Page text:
(ESAT News) — Amid a growing protest against the iron fist government in Ethiopia, daily commutes in the city of Addis Ababa came to a screeching halt on Monday, on the first day of a strike called by drivers and owners of taxis serving the city of 4 million and its environs.
A committee representing tens of thousands of taxis that serve the city called the strike in protest against a new punitive regulation that would suspend drivers for a long period of time for minor traffic offences; and against the skyrocketing gas prices in the country that do not reflect the falling prices in the world market.
The government announced that the new regulation has been suspended for three months but the drivers wouldn’t buy that. The statement by the drivers demand the government to scrap the regulation altogether and make adjustments on gas prices. The drivers say their strike would continue till their demands are met. They have also warned that they would block roads with their vehicles if the regime’s forces do not stop harassing drivers taking part in the strike.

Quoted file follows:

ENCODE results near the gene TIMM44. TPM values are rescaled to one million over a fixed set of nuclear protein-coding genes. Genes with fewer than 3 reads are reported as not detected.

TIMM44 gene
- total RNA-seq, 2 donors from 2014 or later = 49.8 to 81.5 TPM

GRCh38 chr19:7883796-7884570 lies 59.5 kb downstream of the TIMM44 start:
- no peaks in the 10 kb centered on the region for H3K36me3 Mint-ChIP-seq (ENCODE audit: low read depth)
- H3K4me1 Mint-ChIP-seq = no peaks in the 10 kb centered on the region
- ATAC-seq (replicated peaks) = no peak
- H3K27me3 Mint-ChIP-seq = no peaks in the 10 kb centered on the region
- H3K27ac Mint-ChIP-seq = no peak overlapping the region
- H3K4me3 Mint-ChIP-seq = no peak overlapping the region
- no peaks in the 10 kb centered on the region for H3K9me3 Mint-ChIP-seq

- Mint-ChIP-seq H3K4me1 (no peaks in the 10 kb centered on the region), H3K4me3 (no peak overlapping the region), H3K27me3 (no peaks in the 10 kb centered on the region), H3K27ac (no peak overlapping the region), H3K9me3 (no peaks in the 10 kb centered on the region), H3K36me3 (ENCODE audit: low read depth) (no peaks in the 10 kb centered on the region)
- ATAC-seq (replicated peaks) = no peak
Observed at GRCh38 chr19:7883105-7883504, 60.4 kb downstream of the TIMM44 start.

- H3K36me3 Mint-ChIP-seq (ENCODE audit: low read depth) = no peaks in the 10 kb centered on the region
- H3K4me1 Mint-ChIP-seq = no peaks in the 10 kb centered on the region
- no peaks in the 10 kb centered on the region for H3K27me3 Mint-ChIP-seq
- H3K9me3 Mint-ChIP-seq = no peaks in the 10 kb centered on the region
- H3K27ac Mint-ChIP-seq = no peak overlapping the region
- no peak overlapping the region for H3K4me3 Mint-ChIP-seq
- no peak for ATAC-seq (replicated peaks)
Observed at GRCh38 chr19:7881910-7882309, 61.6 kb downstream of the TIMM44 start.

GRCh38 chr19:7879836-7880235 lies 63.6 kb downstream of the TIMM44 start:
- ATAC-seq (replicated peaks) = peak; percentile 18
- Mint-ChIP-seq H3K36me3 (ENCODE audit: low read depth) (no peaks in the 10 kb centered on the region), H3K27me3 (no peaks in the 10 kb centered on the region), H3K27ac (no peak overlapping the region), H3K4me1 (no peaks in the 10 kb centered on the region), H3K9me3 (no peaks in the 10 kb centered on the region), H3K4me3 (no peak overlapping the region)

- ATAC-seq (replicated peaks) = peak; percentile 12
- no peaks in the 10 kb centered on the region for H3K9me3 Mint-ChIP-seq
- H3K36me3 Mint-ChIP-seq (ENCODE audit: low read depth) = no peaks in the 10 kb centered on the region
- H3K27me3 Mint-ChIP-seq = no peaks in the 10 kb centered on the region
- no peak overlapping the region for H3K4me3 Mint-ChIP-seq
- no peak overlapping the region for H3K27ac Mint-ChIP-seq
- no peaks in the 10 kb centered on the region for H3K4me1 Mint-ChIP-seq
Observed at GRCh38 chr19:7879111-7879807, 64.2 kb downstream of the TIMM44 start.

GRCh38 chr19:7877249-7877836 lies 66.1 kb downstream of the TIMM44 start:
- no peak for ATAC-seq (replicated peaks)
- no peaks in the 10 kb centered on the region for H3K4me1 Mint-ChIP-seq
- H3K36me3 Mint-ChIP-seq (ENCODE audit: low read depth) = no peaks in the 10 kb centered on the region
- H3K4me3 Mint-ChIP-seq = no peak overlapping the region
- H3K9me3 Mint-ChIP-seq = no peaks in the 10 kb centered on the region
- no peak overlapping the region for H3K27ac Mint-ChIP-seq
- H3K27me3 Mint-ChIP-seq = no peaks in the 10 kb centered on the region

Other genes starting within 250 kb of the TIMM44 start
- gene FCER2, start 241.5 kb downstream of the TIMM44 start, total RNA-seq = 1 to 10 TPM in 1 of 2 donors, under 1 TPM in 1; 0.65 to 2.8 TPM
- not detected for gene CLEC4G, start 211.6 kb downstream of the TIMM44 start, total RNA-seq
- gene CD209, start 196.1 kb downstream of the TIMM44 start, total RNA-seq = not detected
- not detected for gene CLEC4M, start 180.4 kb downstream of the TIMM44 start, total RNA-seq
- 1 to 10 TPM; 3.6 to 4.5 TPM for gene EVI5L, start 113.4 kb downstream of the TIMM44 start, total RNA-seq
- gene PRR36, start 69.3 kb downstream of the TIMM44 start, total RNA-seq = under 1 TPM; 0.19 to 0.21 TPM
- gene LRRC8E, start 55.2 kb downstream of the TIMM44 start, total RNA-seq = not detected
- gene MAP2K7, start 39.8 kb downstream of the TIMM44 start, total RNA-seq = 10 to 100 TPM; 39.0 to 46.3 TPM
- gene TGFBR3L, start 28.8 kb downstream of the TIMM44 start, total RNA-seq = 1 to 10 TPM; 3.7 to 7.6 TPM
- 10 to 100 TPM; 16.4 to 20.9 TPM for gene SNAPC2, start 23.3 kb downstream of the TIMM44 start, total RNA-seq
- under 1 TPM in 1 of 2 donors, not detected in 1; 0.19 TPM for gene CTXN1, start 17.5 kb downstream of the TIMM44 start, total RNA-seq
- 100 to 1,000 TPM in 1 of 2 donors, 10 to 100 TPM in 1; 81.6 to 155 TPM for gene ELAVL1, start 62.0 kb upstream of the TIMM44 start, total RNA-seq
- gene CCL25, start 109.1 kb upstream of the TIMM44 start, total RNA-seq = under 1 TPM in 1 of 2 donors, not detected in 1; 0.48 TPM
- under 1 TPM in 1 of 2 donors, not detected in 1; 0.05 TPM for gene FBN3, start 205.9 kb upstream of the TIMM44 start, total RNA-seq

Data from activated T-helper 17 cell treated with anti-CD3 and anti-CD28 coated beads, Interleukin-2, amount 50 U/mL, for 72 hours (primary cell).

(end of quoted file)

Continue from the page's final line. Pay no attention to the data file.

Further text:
The latest strikes by taxi drivers is one among a growing opposition by Ethiopians against an oppressive minority government that’s facing resistance from all corners of the country.
Regime’s forces on Monday reportedly detained several students who were showing their solidarity with the taxi drivers. The students were staging a protest in the sub divisions of the city called Ayer Tena and Awtobis Tera. Their whereabouts is not yet known.
The hashtag #AddisTaxiStrike was trending on Monday in the Ethiopian twitter world with some calling for a nationwide strike by teachers and government employees.
Taxi strike has historical significance in Ethiopia. A strike by taxi drivers in 1974 helped fuel the revolution that toppled the monarchy.